Gravity heating systems date to the late 19th century when coal was commonly used as a fuel for heating. Gravity heating systems are about simplicity, not efficiency, and they're rarely found in homes built after the 1950s.
Gravity heating systems use fuel-fired furnaces to warm surrounding air and ducts to force the air upward through a house or other structure. Vents in each room direct the warm air to heat the building.
How Gravity Heating Works
Gravity furnaces are generally very large and are usually found in the basement of older houses or buildings. Ducts extend outward from the furnace and up into the structure in an octopuslike shape, so these furnaces are known as "octopus furnaces." Vents attached to the ducts direct the heat into rooms.
These ducts aren't like the ducts from today's forced-air heating and cooling systems. There's no blower fan to force heated air into rooms. An octopus furnace depends on nature's ability to get warm air to rise above cooler air.
Gravity systems are quieter because of the lack of a blower, and dust isn't pushed around like with forced-air systems. They waste about 50 percent of the air they heat because that heat goes up the chimney and out of the house. Gravity systems also take much longer to heat indoor spaces than newer furnaces. So, while these furnaces are cheap to run, they require about twice as much oil or gas.
More on Gravity Furnaces
When gravity furnaces were introduced in the late 19th century, they were embraced because they introduced central heating into many homes and buildings that depended on wood for heat. Originally, they were meant to burn coal, although many were later retrofitted to burn oil, natural gas or propane gas. These furnaces have long lives because they have few moving parts, but they are also large, and the area around them must be kept clear to allow for free airflow.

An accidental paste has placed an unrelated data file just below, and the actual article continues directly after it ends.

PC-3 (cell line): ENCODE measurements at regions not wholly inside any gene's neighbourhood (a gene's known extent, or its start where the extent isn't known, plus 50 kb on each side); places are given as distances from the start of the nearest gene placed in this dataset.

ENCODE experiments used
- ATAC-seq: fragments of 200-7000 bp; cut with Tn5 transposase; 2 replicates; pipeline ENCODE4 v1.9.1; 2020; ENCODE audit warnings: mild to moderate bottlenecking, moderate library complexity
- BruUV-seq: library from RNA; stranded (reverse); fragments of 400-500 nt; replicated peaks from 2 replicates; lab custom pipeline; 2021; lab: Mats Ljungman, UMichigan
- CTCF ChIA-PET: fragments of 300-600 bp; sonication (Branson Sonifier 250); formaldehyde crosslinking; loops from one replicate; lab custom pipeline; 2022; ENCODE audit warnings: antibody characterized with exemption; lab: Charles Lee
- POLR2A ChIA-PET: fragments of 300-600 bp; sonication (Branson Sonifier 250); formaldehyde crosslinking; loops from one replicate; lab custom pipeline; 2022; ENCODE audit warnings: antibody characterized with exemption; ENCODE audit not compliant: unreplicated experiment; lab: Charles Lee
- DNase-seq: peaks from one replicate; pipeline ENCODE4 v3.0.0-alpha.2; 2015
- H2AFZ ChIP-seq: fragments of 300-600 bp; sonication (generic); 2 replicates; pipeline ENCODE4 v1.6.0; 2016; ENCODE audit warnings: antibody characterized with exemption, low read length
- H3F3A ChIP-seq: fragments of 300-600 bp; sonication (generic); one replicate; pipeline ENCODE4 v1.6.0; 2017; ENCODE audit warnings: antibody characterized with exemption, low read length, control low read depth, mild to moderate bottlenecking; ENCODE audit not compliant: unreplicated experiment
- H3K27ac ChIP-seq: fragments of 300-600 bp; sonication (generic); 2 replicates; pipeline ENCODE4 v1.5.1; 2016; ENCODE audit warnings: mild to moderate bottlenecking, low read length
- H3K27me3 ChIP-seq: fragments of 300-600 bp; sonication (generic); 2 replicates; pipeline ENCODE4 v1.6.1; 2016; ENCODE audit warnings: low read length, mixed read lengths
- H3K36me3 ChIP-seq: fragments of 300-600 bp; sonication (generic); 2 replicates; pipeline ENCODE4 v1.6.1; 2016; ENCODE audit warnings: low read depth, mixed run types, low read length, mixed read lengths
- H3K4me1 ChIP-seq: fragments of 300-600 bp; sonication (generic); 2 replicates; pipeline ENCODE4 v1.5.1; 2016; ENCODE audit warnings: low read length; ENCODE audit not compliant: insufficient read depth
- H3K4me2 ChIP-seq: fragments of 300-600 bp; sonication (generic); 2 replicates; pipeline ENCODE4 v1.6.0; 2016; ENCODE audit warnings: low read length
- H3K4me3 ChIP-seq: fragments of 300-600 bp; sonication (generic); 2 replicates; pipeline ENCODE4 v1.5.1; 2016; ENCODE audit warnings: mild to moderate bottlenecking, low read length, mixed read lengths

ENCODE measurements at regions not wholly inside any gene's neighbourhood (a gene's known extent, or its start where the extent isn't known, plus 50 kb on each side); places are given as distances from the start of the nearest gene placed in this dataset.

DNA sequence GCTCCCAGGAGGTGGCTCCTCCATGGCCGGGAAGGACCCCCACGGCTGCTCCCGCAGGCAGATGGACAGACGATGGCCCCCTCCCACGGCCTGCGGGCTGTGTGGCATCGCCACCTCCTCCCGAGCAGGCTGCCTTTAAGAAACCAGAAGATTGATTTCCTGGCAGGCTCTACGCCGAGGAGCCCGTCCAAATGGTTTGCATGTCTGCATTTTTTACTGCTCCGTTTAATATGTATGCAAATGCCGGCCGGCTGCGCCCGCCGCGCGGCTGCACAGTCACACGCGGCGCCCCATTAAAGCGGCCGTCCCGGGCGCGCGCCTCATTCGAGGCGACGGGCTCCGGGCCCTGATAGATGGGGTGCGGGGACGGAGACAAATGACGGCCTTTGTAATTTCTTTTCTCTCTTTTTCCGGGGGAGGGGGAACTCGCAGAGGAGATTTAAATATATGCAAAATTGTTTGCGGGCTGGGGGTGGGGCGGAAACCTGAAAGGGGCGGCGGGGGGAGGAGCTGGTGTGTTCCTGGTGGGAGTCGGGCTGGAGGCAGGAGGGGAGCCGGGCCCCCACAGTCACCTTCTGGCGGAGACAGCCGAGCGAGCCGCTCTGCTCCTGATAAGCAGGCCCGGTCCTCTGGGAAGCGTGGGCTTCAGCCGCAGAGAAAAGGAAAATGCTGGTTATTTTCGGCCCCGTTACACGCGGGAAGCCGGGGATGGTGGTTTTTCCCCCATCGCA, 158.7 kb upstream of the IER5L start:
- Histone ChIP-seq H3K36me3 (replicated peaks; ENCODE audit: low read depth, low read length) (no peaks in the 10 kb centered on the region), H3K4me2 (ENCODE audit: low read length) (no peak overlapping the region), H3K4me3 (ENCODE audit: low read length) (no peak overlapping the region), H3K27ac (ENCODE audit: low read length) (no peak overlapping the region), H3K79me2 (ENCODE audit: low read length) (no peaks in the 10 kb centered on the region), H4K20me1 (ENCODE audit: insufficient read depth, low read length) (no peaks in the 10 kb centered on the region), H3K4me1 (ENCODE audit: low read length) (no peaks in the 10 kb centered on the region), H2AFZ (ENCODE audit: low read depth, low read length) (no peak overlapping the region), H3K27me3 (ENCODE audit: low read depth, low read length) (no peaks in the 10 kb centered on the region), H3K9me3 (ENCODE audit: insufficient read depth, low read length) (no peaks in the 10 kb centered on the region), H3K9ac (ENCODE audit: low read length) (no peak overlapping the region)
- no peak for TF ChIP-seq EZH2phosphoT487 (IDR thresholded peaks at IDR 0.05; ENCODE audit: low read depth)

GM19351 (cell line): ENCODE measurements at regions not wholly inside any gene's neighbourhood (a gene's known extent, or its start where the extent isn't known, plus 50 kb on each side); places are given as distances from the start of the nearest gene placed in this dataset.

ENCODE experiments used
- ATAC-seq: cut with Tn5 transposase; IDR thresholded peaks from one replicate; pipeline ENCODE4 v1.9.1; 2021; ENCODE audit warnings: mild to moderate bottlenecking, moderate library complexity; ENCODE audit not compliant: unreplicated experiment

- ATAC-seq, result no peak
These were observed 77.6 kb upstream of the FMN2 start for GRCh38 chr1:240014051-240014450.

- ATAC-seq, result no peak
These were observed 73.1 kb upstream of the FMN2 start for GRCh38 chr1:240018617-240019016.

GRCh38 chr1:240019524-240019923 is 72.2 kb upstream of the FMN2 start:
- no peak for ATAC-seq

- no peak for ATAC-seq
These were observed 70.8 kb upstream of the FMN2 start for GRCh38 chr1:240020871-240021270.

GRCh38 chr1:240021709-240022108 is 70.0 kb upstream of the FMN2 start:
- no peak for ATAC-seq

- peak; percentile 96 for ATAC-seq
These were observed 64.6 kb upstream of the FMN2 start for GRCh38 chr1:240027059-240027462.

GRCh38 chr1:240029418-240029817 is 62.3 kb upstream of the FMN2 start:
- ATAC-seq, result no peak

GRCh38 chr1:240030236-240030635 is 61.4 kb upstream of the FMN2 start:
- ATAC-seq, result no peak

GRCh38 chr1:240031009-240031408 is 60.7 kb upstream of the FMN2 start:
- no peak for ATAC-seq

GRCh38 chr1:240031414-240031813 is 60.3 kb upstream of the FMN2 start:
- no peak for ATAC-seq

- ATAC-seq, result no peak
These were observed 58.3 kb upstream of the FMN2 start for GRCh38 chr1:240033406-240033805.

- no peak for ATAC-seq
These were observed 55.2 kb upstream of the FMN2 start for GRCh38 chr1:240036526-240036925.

Because coal was the original source for gravity furnaces, many are located near windows where coal was delivered. The coal was then loaded into a combustion chamber in the furnace, where it was burned to create the warm air to heat the house. By the middle of the 20th century, however, oil and gas became cheap, and most gravity furnaces were converted to run on these types of fuel.
Problems With Gravity Furnaces
An octopus furnace in your home is definitely a conversation piece. Some of them were artfully decorated. However, because about half of the warmed air goes out the chimney rather than into the house, you're wasting a lot of money on oil or gas that doesn't heat your house. In the long run, replacing the system may be cheaper. Modern forced-air systems, in contrast, are up to 95 percent efficient.
Even though gravity systems have ducts, these aren't the type of ducts that can distribute cooled air. The lack of a blower on the furnace means that there's no way to funnel cooled air from an air conditioning unit through the ducts.
Asbestos is another problem. Gravity heat systems typically used asbestos for insulation and fireproofing. It looks like a thick white coating around the furnace. If disturbed, asbestos fibers are known to cause cancer and should be removed by a qualified professional. The presence of asbestos can also decrease the value of your home. So, while gravity furnaces work and rarely break down, it's best to replace them with a more efficient heating system.
Karen Gardner spent many years as a home and garden writer and editor who is now a freelance writer. As the owner of an updated older home, she jumps at the chance to write about the fun and not-so-fun parts of home repair and home upkeep. She also enjoys spending time in her garden, each year resolving not to let the weeds overtake them. She keeps reminding herself that gardening is a process, not an outcome.